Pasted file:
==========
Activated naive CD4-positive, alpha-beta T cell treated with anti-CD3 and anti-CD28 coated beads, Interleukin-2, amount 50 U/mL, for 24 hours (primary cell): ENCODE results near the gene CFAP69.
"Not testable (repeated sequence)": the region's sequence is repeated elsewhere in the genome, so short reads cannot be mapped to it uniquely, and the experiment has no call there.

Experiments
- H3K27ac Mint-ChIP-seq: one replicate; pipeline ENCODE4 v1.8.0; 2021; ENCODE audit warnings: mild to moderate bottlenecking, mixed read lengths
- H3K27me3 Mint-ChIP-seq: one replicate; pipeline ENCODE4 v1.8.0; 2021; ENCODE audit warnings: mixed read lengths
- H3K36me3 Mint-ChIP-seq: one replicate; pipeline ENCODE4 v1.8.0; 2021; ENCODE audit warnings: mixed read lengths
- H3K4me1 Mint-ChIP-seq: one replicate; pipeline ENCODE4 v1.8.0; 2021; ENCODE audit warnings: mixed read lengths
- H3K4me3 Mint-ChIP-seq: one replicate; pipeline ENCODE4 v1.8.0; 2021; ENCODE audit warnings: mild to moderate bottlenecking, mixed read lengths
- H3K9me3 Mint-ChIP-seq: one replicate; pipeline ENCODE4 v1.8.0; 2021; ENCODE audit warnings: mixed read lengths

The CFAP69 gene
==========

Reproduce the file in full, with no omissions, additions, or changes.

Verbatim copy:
Activated naive CD4-positive, alpha-beta T cell treated with anti-CD3 and anti-CD28 coated beads, Interleukin-2, amount 50 U/mL, for 24 hours (primary cell): ENCODE results near the gene CFAP69.
"Not testable (repeated sequence)": the region's sequence is repeated elsewhere in the genome, so short reads cannot be mapped to it uniquely, and the experiment has no call there.

Experiments
- H3K27ac Mint-ChIP-seq: one replicate; pipeline ENCODE4 v1.8.0; 2021; ENCODE audit warnings: mild to moderate bottlenecking, mixed read lengths
- H3K27me3 Mint-ChIP-seq: one replicate; pipeline ENCODE4 v1.8.0; 2021; ENCODE audit warnings: mixed read lengths
- H3K36me3 Mint-ChIP-seq: one replicate; pipeline ENCODE4 v1.8.0; 2021; ENCODE audit warnings: mixed read lengths
- H3K4me1 Mint-ChIP-seq: one replicate; pipeline ENCODE4 v1.8.0; 2021; ENCODE audit warnings: mixed read lengths
- H3K4me3 Mint-ChIP-seq: one replicate; pipeline ENCODE4 v1.8.0; 2021; ENCODE audit warnings: mild to moderate bottlenecking, mixed read lengths
- H3K9me3 Mint-ChIP-seq: one replicate; pipeline ENCODE4 v1.8.0; 2021; ENCODE audit warnings: mixed read lengths

The CFAP69 gene